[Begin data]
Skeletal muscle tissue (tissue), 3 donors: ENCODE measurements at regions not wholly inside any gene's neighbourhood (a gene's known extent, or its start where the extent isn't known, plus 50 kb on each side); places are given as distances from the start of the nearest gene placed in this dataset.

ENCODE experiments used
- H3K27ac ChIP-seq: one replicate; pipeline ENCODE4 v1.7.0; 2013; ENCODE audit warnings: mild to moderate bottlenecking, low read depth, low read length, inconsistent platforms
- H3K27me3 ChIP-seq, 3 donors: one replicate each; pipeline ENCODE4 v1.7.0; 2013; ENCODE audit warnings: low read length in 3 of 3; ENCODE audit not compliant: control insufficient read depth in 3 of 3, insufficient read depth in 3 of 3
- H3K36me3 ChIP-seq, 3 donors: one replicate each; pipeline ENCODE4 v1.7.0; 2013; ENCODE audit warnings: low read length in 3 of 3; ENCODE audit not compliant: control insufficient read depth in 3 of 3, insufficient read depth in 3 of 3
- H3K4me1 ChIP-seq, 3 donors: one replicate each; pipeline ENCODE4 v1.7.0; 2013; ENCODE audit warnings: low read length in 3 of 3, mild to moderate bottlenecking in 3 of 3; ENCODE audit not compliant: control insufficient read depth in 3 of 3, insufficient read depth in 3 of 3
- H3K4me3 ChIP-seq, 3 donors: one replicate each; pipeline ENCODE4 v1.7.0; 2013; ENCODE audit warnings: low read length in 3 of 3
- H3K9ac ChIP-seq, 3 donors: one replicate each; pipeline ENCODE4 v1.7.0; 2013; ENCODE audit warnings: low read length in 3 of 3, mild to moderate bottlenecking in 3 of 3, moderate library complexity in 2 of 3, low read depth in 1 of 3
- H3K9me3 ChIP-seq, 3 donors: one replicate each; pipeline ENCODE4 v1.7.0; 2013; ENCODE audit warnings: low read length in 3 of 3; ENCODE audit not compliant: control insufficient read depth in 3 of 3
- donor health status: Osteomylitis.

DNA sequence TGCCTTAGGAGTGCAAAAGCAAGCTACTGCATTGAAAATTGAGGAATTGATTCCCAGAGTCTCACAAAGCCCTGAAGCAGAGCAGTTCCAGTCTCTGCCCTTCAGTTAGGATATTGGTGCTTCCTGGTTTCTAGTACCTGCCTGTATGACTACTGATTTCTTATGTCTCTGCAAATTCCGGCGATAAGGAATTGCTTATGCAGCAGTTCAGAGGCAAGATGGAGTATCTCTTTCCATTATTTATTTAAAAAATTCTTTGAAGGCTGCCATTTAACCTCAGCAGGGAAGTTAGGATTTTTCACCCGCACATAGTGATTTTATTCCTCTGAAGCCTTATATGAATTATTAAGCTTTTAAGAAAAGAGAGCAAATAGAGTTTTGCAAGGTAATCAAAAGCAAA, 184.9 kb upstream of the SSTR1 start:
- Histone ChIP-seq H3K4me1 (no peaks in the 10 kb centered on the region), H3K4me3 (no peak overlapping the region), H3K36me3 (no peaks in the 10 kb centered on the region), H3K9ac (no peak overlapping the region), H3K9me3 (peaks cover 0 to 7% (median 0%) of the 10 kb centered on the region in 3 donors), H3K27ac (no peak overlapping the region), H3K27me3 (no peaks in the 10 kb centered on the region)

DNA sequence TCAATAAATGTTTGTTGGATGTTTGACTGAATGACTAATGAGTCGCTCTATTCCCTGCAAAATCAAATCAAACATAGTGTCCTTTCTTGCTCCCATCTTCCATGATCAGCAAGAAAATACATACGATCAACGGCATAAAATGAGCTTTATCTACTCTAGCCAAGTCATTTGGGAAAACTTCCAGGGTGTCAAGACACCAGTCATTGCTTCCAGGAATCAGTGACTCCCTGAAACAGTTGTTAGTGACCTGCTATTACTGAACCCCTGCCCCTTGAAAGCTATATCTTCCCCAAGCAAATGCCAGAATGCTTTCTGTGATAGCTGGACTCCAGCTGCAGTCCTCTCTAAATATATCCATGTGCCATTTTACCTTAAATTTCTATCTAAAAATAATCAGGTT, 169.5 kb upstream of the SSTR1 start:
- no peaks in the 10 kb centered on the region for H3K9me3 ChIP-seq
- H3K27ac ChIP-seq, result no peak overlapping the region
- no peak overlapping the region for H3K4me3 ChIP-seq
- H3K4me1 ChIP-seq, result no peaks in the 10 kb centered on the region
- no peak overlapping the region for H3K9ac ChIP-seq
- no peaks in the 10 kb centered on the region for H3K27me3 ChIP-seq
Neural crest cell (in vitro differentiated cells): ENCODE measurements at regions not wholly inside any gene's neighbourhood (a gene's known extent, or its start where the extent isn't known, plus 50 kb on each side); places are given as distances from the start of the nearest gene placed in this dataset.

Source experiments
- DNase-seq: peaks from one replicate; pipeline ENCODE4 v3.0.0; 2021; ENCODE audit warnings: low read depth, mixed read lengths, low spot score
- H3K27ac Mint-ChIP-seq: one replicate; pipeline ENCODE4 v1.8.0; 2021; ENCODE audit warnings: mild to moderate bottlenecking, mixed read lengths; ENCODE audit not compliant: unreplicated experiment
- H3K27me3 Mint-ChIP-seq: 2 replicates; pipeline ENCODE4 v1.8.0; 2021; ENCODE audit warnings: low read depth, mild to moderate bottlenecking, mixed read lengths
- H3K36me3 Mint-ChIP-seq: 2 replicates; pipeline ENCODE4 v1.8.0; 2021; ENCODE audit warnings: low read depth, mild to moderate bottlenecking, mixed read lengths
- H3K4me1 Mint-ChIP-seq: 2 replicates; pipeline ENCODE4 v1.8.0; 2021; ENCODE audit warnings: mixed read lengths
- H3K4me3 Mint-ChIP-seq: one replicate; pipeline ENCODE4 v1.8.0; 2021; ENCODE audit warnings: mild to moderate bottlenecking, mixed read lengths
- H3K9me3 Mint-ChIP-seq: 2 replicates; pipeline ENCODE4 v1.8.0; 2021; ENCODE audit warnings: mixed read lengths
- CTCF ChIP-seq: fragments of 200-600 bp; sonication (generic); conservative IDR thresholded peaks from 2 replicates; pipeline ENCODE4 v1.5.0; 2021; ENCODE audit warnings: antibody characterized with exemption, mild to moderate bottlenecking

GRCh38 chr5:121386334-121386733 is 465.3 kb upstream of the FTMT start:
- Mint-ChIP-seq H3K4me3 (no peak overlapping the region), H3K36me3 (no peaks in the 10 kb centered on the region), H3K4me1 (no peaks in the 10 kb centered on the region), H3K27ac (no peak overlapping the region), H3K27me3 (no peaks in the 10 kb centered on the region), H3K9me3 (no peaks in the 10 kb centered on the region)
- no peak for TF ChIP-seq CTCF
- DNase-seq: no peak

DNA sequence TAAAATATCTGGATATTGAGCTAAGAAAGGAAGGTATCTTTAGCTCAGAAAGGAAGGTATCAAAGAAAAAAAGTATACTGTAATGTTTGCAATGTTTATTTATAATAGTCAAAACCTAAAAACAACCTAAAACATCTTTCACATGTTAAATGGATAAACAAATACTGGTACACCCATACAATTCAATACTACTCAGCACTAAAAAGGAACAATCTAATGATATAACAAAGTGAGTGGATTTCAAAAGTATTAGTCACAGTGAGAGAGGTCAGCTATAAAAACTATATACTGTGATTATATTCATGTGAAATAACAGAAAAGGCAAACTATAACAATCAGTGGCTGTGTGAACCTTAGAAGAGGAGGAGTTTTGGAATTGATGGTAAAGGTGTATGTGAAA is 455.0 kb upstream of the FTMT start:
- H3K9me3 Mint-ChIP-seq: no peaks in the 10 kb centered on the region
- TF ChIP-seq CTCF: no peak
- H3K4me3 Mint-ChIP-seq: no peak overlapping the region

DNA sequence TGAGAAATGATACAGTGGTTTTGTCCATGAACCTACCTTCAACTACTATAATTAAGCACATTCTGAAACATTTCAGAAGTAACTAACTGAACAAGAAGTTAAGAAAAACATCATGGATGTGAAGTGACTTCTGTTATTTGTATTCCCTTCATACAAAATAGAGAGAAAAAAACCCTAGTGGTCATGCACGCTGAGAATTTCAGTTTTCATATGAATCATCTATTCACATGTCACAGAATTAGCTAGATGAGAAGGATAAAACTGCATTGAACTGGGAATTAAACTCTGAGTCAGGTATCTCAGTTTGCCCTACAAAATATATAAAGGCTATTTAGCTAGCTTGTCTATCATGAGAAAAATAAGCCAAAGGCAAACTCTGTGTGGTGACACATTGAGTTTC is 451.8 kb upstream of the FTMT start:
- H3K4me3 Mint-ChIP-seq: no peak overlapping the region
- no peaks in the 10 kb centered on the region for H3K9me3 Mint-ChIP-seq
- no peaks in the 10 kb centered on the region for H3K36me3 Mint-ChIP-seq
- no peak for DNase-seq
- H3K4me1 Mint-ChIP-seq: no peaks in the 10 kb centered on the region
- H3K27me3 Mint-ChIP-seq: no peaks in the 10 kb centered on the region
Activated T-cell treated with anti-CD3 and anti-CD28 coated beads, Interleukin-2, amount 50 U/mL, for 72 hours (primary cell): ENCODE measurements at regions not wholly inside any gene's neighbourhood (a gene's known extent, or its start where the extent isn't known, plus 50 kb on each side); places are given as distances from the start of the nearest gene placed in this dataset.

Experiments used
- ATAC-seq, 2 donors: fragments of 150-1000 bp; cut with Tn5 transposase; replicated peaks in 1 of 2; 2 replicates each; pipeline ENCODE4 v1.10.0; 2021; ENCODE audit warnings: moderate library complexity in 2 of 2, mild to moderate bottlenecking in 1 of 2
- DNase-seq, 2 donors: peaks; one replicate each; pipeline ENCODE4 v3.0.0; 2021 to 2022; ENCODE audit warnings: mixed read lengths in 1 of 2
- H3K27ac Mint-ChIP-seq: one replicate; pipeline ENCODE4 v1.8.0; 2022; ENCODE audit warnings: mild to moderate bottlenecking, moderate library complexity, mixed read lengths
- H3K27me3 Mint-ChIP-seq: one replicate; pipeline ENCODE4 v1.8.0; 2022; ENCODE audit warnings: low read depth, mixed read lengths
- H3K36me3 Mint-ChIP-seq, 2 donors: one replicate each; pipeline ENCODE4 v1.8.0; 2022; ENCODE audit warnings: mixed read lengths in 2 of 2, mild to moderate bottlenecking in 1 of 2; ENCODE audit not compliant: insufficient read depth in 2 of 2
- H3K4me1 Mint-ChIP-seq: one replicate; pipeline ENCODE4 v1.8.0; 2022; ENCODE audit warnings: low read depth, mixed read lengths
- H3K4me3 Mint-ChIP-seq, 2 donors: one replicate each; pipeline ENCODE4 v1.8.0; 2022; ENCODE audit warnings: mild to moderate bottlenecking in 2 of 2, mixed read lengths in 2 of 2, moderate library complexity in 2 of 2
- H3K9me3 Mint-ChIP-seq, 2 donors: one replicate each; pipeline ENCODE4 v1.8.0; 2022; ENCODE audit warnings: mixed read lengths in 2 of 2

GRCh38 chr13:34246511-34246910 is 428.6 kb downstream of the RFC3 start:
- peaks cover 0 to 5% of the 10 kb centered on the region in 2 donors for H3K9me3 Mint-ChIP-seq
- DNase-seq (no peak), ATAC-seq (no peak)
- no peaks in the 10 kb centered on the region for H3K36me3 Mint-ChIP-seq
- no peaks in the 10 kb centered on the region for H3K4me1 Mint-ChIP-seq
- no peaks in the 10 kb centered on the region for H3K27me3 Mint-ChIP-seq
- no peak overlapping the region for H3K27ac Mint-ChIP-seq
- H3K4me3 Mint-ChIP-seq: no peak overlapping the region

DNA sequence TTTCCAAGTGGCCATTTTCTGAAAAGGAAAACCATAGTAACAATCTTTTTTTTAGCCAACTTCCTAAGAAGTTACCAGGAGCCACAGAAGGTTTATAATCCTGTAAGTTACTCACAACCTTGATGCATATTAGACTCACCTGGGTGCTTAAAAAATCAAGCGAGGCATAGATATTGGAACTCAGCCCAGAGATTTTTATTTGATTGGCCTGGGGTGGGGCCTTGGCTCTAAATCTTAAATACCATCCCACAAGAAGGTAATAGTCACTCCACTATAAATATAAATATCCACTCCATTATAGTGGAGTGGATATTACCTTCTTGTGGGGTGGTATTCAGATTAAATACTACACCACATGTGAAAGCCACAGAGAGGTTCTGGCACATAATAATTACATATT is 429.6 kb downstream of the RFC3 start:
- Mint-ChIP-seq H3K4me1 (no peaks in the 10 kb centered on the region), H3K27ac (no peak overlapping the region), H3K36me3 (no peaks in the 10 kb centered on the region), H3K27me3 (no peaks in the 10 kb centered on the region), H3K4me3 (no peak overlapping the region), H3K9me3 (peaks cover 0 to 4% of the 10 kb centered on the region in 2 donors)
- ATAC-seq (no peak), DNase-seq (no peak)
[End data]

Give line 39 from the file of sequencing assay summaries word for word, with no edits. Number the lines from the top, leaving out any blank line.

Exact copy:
- H3K4me3 Mint-ChIP-seq: no peak overlapping the region